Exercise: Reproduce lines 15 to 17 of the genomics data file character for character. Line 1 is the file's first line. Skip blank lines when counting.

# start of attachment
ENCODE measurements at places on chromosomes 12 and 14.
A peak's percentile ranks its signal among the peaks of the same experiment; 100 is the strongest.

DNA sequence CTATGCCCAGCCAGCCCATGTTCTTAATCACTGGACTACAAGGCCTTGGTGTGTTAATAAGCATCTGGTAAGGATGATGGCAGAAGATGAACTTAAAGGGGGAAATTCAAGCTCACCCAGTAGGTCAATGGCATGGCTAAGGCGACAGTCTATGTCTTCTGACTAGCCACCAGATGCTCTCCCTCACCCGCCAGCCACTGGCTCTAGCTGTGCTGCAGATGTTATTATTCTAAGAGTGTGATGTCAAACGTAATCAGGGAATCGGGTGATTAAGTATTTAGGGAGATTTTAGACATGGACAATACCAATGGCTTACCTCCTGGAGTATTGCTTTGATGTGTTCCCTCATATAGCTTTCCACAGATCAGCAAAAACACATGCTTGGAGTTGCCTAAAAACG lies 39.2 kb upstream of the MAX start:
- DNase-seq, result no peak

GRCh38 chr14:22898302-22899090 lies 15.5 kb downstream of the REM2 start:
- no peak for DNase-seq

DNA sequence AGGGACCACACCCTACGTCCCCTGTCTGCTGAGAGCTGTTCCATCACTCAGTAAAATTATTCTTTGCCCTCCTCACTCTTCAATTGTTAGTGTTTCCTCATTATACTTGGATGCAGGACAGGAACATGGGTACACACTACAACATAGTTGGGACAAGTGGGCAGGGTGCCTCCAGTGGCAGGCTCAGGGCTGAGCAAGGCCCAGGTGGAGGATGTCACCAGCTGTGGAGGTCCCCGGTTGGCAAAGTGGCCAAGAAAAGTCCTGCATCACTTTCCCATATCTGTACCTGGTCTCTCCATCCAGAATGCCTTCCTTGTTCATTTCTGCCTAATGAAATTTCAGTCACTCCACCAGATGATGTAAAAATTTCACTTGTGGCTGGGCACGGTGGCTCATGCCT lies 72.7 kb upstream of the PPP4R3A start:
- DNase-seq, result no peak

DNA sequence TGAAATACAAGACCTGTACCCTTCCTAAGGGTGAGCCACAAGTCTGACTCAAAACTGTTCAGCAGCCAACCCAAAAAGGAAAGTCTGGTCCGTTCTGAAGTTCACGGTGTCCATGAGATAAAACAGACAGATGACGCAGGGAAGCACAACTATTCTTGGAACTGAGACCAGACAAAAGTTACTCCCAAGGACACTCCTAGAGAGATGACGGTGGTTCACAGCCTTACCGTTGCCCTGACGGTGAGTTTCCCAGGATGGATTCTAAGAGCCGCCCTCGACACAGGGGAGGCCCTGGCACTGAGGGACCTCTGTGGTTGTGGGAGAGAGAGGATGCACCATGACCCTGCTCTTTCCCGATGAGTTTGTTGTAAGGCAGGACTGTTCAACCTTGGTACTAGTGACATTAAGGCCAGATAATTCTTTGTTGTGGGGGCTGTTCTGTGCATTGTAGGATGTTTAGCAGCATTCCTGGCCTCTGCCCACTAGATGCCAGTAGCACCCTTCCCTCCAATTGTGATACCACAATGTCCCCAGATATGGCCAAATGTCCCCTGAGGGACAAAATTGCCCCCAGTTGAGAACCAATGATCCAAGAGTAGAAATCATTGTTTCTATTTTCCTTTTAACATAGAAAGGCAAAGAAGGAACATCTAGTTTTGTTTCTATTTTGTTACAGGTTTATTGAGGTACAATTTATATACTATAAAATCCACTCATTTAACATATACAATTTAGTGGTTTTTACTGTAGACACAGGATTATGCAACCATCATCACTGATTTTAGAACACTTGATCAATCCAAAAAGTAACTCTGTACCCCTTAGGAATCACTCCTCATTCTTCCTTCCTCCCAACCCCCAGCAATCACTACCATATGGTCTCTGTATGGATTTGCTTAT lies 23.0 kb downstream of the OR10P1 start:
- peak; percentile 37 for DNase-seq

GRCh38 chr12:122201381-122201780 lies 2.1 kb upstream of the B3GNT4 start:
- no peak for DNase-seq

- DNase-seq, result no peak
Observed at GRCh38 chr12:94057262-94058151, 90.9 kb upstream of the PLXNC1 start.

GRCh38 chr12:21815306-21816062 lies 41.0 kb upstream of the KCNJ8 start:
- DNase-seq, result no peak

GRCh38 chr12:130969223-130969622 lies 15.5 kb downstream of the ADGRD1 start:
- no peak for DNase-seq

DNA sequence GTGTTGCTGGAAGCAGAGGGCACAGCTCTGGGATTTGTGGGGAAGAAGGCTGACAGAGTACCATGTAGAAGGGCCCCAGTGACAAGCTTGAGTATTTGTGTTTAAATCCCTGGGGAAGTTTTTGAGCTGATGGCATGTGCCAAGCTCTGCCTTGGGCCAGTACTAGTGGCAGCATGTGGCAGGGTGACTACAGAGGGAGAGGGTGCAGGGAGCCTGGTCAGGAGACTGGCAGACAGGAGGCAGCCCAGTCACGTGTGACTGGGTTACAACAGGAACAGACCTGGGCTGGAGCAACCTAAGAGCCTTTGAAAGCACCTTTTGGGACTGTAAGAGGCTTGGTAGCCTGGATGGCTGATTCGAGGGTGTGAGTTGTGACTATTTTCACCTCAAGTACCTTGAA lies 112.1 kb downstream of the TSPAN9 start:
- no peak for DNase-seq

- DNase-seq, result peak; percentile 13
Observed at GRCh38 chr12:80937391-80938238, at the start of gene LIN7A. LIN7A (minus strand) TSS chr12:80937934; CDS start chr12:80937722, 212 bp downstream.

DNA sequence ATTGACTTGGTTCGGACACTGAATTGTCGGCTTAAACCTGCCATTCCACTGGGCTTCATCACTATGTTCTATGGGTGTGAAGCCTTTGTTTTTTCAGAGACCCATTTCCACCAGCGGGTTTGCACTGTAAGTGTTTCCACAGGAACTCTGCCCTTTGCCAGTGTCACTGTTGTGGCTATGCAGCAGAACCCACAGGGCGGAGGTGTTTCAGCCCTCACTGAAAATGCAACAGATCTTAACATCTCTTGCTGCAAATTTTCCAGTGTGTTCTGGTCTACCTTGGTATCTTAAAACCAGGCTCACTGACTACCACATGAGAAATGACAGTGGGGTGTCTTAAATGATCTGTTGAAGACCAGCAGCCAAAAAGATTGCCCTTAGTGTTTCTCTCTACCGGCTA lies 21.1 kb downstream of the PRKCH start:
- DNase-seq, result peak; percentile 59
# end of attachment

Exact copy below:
GRCh38 chr12:21815306-21816062 lies 41.0 kb upstream of the KCNJ8 start:
- DNase-seq, result no peak

GRCh38 chr12:130969223-130969622 lies 15.5 kb downstream of the ADGRD1 start: